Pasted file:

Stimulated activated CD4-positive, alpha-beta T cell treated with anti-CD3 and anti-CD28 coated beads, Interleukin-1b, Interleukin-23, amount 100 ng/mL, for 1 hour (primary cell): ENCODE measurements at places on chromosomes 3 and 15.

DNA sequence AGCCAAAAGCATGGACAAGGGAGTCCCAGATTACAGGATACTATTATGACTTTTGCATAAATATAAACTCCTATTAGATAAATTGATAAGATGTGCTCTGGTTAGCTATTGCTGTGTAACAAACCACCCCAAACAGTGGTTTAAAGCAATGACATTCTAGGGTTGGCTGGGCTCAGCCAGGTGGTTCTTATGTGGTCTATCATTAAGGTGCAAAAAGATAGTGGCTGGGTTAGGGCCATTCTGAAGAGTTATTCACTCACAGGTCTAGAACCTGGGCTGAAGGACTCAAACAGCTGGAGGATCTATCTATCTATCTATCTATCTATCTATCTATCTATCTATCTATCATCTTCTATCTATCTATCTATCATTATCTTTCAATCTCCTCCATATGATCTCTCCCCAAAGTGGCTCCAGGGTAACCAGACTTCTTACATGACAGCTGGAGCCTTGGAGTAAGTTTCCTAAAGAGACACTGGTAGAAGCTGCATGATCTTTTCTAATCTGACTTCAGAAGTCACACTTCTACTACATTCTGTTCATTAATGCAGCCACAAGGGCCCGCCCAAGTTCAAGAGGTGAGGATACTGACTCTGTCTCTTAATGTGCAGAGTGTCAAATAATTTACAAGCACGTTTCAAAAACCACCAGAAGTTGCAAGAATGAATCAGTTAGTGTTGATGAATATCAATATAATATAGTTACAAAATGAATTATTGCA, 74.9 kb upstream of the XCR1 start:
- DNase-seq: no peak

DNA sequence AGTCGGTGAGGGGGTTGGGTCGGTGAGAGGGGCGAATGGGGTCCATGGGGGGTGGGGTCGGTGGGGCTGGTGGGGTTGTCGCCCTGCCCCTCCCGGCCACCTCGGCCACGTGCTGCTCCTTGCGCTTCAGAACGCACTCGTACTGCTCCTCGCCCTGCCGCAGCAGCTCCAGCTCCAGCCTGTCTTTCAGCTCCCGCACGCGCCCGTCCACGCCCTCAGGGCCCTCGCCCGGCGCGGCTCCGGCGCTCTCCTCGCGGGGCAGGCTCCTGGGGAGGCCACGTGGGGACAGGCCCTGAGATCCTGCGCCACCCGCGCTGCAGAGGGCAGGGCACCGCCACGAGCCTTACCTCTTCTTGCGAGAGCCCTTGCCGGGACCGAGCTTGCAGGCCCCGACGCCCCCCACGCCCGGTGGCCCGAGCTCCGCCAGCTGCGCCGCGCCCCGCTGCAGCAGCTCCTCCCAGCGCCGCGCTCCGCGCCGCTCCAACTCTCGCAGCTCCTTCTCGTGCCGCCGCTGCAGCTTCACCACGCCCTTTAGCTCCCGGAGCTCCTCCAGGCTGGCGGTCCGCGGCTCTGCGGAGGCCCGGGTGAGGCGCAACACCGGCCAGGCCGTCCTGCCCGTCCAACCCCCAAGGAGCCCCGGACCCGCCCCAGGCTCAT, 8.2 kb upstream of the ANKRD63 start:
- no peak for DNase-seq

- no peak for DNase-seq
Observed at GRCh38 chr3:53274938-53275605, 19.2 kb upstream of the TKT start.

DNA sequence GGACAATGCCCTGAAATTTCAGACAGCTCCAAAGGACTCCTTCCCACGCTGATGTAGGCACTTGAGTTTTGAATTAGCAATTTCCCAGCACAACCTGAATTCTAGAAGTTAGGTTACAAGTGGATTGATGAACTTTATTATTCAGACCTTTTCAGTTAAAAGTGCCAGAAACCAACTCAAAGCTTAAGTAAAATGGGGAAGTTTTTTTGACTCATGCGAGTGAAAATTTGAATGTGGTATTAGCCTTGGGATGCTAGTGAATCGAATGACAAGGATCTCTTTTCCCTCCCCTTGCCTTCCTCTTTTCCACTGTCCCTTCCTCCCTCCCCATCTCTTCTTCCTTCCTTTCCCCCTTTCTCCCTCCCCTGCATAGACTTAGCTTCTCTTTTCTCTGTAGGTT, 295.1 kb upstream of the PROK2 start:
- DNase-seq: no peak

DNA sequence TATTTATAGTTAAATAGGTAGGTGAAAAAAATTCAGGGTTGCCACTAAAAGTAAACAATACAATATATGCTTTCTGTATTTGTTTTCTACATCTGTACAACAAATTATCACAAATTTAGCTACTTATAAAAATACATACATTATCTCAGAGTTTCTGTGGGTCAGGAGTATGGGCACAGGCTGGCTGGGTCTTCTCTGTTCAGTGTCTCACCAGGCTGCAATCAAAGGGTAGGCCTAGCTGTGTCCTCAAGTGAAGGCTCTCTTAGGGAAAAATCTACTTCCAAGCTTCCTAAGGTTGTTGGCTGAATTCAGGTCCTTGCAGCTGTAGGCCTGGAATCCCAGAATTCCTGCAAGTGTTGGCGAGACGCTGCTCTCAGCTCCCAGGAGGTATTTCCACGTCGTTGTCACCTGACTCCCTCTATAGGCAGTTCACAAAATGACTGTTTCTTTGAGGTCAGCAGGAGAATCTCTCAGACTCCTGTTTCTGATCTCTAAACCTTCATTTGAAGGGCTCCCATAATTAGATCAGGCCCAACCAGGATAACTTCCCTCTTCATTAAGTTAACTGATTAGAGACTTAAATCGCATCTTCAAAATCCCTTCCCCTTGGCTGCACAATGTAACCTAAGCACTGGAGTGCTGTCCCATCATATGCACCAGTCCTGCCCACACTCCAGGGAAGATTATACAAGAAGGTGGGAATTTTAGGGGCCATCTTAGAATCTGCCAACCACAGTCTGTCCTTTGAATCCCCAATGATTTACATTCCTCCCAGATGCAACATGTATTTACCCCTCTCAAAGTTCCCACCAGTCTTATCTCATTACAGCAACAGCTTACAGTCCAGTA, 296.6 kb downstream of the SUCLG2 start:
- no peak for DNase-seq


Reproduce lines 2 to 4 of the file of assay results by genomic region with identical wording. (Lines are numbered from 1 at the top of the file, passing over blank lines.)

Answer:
DNA sequence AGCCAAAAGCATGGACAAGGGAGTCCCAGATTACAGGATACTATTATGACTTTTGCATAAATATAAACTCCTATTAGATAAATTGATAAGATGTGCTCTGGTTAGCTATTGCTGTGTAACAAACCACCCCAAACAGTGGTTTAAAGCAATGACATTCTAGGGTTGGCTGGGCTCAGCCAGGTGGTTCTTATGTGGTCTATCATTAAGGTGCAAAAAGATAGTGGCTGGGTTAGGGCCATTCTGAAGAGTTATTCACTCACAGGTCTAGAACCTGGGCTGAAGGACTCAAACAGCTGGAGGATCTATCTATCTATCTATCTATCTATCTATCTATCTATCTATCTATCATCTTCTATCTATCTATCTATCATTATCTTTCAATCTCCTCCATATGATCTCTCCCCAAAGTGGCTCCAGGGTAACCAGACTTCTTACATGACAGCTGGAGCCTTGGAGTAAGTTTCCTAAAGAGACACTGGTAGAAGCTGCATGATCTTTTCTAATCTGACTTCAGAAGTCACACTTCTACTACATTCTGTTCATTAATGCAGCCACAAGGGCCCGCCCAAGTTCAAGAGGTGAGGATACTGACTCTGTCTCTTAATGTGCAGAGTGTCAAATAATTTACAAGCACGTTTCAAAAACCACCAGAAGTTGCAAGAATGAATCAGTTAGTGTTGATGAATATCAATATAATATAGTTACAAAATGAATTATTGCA, 74.9 kb upstream of the XCR1 start:
- DNase-seq: no peak

DNA sequence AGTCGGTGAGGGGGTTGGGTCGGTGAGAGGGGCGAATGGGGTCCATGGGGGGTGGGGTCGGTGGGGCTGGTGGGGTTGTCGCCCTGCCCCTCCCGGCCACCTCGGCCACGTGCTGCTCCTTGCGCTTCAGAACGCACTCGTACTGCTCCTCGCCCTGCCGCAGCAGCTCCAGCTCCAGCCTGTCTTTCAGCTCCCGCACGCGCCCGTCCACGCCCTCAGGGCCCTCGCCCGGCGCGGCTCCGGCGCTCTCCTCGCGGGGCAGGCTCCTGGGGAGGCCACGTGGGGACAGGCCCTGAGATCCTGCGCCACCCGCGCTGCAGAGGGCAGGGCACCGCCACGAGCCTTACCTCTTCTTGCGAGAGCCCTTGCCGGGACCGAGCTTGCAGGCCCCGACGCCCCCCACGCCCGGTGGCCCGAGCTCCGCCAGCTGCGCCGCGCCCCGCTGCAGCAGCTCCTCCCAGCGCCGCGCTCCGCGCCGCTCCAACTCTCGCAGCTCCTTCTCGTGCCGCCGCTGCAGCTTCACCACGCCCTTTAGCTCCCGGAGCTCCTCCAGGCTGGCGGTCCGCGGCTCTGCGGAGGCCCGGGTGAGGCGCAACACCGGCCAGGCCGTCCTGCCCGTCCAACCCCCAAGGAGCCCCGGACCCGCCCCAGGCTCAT, 8.2 kb upstream of the ANKRD63 start: